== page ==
People like to own magazines. As a child, Don notes, he lived in a household that collected and displayed every issue of National Geographic and Reader’s Digest magazines. And as Steve Jobs noted, while there’s a small group of consumers that wants to own television shows, most want to rent.

But many magazine subscribers collect their back issues. For some specialty magazines such as Biblical Archaeology Review and Interweave Knits, as many as 70-80 percent of subscribers keep their back issues for future reference. In fact, having a rich archive of back issues is a huge revenue stream for clients like Biblical Archaeology Review. So make your back issues available right in your app – including special issues, which is another Mequoda Best Practice.

Perfect digital magazine template characteristic #5:

Print magazines are not easily searchable. Make sure your digital content is.

Collecting print magazines had one frustrating limitation: The difficulty in finding older content in them. A magazine delivered on a digital platform must be searchable.

Whether he previously read an article in Sunset and is now actively planning a Hawaii vacation, or previously read an article in Consumer Reports and is now preparing to buy a kitchen appliance, the user wants to be able to revisit and find specific information.

Perfect digital magazine template characteristic #6:

Print magazines deliver four-color, saturated content. You should publish on any digital platform that delivers the same.

In the future, magazines will not be limited by platform. Readers will expect to be able to access the content of your magazine on any platform that delivers four-color-saturated, editorial content. Currently, that means desktops, laptops, tablets and smartphones.

Publishers are wisely making make their magazines available on the Apple iPad, the Samsung Galaxy Tablet, Kindle Fire and all other lightweight, portable, touchscreen, tablet-sized, personal computers, regardless of operating system.

Users will expect their subscription content to be available to them everywhere. Publishers should try not to risk disappointing them by making exclusive platform alliances.

Of course, the niche publishers we serve may have to start slowly, beginning with the iPad, and relying on a companion magazine subscription website (organized by topic and issue) to fill in the gaps of universally-accessed content. Later, as digital magazine demand grows, such publishers can expand their app editions based on market share in their niche.

What do you think are the essential elements of the perfect magazine template?

You may disagree with me, and argue that a digital magazine must be defined by other attributes and characteristics than have traditionally been the norm. Please add to the discussion of “the perfect digital magazine template” in the comment below.

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Originally published in 2010 and updated every year.

 

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6 Responses to “The Perfect Digital Magazine Template”

  1. Dan Says:

    So right now we offer our customers a digital subscription to the website. If they are print subscribers, there is a hefty discount to the website. If they are not print subscribers, the digital subscription is about the same as the print subscription.

    In the digital subscription, they get an html table of contents and pdfs of all of the articles in the current issue. Because the articles are extremely visual, they are hard to translate to html (iPad will help a lot with this).

    As part of the ‘digital subscription’ our readers get extra stuff, such as extended how-to video series and total access to the 30-year archive.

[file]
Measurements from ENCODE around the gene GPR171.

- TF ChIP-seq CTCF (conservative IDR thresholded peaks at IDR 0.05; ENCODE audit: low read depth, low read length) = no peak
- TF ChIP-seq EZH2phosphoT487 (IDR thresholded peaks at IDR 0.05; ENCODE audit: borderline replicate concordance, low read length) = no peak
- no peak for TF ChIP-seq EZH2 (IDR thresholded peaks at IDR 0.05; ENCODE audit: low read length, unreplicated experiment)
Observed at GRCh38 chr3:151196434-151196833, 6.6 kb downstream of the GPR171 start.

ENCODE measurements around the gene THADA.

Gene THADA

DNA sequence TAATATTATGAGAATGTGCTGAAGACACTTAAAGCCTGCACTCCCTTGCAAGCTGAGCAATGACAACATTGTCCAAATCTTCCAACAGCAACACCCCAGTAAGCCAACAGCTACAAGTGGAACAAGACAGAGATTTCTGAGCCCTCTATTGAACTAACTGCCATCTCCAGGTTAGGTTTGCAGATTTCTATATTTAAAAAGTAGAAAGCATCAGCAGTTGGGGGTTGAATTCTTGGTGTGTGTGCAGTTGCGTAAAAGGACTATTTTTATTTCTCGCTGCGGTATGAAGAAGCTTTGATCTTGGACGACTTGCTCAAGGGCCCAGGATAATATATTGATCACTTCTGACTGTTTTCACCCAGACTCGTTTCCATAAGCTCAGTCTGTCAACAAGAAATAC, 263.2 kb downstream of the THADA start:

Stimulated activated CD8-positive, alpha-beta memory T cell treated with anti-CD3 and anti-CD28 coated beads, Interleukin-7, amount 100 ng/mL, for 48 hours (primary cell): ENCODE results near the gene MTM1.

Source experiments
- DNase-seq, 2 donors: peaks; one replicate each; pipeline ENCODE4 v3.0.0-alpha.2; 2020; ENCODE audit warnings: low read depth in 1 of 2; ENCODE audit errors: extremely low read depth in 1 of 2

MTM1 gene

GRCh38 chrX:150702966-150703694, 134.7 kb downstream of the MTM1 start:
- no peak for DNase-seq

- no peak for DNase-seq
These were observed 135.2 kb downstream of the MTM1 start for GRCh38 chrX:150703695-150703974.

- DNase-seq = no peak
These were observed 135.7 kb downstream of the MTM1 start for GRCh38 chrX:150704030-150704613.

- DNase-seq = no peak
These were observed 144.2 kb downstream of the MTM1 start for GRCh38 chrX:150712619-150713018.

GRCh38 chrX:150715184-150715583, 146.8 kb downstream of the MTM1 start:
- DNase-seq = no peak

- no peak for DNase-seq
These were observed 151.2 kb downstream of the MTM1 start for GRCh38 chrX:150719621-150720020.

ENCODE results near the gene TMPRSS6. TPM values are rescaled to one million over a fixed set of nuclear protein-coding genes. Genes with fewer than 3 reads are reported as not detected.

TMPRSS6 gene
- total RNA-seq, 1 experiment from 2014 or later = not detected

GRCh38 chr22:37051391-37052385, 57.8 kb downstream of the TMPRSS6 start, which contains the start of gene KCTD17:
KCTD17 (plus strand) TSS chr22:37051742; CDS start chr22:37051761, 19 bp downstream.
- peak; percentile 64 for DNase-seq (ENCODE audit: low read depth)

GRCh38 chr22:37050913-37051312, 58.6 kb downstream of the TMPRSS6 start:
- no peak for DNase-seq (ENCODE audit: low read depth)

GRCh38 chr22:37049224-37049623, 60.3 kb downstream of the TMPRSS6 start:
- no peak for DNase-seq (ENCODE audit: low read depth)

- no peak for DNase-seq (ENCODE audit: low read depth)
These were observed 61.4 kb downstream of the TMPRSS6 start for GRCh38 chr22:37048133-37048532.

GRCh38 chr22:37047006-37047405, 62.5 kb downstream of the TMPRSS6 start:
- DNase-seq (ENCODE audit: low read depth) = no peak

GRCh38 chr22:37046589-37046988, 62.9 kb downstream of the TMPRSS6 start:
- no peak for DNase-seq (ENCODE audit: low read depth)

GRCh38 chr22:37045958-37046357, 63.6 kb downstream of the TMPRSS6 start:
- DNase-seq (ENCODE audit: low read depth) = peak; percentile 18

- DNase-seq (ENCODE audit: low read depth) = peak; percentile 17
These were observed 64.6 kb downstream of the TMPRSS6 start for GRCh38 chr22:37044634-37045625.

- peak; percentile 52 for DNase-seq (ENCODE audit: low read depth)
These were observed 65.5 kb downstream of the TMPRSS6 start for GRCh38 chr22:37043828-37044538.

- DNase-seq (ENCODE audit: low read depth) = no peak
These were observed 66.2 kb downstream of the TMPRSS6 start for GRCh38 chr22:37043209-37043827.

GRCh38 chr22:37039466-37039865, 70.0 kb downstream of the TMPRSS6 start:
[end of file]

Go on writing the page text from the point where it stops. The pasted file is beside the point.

Are you saying that we should have an iPad (or whatever) subscription– the digital magazine– a print subscription, AND a ‘reference website’ subscription, with the back issues, videos, and other stuff?

  2. Don Says:

    Hi Dan:

    It depends on how much bonus content you offer.

    The starting point is that a user expects to find a magazine at a magazine website… one they can download and read for 60 minutes or more. The HTML archive is a plus for searching for older articles… like an article index based on a full search text that can answer a question or lead them to the correct issue download.

    The CR website is much closer to the Annual Byers Guide than to a back issue archive in both its design and usage. Most magazines don’t have a companion guide book under the brand and thus do merit a reference website… they just need a magazine website and, of course a hub or portal for audience development.

    Hope that helps,

    Don

  3. nayyer rubab Says:

    the conventional and traditional style of magazine is a real pleasure to have BUT digital magazine is the requirement of time. i am a researcher and writer and i can store thousands of magazines and books in my hard disc ( my computer and an external). its easy to carry and very easy to consult
    digital form of magazine and books speed up the research work and reduce the working time a lot.
    i love hard bound books and magazines , at my place and in my office shelves are full but i have more books and movies on my computer.
    i am a senior Creative Manager in a satellite HUM TV network. Karachi Pakistan

  4. Marcus Says:

    While I agree that the linear component of a digital magazine is one of its “reasons for being,” I’m not certain that all hyperlinks are bad. First off, hyperlinks can do far more than leave the magazine and go somewhere else… they can open a new window or tab without exiting the digital magazine.

    Perhaps more important, without hyperlinks, what would digital magazine advertisers be buying?

    Good article!

    Marcus Grimm
    Marketing Director
    Nxtbook Media

  5. They Want to Know What You’re Thinking! | Nxtblog Says:

    [...] months ago the kind folks at Mequoda wrote a thoughtful post about what the perfect digital magazine is and isn’t. I, and others, chimed in with some comments. In preparation for next month’s Mequoda Summit, [...]

  6. Martin Holmes Says:

    I guess with the new gadgets that are on the market today a tide of change is for certain, many people read books and news online so why not magazines. I think that things will change pretty quick for readers and an option to switch to an newer way of reading a magazine is an excellent thing.